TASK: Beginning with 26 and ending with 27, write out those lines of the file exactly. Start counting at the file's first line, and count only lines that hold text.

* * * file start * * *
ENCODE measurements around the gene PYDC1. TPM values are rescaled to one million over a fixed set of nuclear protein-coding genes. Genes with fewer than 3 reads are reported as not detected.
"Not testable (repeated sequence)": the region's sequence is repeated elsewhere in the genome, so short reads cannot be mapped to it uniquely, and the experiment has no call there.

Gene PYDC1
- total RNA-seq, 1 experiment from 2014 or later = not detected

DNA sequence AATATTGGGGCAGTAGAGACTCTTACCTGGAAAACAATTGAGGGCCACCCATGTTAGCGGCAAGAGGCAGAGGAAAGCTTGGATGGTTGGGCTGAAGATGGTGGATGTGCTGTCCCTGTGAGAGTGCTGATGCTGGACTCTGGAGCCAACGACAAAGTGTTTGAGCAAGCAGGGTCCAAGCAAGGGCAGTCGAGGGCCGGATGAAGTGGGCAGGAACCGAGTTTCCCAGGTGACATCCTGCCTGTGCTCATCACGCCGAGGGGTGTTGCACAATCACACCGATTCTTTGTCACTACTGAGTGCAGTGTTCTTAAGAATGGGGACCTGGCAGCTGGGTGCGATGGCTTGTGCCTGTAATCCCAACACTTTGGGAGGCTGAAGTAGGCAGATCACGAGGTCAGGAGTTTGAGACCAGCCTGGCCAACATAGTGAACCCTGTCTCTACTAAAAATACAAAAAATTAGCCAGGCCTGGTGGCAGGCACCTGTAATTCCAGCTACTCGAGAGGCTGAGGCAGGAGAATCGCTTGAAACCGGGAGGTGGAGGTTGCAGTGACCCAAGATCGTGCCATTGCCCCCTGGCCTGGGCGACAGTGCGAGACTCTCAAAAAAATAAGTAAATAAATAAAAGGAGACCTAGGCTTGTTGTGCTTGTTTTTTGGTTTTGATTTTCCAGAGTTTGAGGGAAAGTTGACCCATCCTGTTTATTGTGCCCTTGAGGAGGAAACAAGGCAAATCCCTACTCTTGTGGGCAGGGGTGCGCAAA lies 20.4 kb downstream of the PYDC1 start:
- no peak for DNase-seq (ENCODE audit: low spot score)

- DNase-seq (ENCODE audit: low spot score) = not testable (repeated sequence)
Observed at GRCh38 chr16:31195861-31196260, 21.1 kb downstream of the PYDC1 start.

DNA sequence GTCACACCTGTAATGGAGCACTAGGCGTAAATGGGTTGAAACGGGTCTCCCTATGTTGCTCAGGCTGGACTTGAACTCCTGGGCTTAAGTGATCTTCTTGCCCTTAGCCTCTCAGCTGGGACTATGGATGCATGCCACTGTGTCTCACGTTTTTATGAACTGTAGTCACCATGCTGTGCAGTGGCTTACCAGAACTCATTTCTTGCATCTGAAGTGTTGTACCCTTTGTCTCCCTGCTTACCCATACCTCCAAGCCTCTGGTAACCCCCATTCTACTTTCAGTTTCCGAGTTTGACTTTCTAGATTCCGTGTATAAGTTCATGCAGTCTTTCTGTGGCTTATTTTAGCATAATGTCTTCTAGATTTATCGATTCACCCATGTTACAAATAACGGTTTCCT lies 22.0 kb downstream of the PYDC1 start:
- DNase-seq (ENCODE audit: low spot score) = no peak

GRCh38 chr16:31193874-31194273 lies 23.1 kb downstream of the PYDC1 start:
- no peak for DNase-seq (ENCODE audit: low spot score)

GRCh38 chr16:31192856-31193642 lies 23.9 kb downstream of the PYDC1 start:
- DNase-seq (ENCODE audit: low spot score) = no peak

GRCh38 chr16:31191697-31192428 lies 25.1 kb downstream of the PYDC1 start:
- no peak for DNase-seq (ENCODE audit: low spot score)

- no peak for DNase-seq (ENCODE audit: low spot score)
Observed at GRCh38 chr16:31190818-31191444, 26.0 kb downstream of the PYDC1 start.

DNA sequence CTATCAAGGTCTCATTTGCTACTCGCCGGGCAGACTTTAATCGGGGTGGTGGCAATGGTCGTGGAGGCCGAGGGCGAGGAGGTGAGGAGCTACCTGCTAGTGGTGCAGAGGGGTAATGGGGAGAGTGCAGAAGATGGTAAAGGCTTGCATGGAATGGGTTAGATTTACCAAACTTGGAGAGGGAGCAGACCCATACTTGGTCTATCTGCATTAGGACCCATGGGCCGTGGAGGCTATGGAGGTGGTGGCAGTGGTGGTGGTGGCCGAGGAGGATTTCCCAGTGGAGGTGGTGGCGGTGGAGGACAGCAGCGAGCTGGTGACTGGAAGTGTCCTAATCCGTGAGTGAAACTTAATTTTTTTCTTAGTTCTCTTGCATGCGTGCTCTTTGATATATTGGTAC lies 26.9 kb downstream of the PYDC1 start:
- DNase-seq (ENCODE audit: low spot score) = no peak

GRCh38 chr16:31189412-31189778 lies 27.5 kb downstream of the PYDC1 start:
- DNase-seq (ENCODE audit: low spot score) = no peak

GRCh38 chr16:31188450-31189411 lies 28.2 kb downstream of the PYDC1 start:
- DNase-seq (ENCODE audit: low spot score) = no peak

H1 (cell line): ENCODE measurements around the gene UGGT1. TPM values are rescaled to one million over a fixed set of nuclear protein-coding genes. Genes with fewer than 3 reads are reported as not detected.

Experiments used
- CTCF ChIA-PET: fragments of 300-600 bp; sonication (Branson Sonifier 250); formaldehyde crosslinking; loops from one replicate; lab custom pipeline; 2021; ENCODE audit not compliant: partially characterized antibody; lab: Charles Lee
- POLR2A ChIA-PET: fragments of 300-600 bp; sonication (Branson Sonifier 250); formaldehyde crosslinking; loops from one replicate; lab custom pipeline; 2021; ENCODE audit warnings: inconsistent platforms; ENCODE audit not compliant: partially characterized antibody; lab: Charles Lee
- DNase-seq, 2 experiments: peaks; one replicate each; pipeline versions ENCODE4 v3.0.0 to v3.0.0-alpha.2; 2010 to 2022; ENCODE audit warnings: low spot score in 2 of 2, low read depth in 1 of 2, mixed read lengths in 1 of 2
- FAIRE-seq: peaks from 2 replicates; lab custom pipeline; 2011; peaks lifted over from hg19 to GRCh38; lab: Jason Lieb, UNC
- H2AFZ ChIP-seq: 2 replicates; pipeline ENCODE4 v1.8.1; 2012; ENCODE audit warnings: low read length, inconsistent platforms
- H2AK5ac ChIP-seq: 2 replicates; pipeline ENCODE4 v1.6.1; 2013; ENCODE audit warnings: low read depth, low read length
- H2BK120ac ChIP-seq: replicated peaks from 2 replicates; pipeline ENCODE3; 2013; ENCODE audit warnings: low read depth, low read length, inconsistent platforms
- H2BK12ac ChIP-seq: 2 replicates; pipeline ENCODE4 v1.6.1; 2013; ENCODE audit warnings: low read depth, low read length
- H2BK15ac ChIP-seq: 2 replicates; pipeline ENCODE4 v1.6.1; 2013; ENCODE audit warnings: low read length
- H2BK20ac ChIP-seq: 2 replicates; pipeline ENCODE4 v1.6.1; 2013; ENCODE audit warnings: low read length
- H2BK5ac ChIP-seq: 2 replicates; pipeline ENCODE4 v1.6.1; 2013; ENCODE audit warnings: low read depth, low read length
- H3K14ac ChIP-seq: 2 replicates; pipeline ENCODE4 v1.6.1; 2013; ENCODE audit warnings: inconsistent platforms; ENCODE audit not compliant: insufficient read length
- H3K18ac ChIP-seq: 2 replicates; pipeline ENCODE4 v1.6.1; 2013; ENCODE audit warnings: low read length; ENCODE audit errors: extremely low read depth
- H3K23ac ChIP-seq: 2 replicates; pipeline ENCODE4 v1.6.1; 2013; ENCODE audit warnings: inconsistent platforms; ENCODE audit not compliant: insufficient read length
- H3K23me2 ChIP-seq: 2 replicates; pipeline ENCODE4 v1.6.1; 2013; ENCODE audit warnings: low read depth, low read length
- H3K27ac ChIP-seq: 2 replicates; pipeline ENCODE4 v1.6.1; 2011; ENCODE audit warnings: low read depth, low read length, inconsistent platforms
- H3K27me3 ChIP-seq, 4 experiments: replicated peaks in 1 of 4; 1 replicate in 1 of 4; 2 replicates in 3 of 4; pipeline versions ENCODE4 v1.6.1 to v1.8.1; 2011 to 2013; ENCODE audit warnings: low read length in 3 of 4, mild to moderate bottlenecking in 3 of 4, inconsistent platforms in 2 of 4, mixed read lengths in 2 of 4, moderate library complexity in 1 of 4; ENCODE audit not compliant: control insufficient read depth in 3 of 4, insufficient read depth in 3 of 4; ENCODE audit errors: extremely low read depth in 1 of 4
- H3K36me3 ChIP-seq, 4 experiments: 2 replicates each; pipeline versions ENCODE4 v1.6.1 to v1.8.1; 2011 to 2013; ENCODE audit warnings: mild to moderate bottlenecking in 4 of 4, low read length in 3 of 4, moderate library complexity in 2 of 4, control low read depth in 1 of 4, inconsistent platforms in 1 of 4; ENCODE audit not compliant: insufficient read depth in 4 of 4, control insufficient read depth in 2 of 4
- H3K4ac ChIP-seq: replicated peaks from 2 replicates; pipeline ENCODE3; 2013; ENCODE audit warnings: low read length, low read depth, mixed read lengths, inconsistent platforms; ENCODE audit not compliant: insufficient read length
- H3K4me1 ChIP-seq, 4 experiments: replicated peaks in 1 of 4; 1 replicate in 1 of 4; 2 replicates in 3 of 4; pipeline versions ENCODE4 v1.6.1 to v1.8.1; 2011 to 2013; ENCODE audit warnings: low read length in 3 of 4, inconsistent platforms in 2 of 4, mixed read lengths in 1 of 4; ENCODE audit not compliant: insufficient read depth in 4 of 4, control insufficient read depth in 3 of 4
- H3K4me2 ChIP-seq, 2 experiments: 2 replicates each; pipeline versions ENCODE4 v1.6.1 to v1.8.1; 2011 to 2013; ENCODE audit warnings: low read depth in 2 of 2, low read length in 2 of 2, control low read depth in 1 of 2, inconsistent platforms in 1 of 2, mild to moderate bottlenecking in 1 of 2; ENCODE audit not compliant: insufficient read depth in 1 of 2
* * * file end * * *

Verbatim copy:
Experiments used
- CTCF ChIA-PET: fragments of 300-600 bp; sonication (Branson Sonifier 250); formaldehyde crosslinking; loops from one replicate; lab custom pipeline; 2021; ENCODE audit not compliant: partially characterized antibody; lab: Charles Lee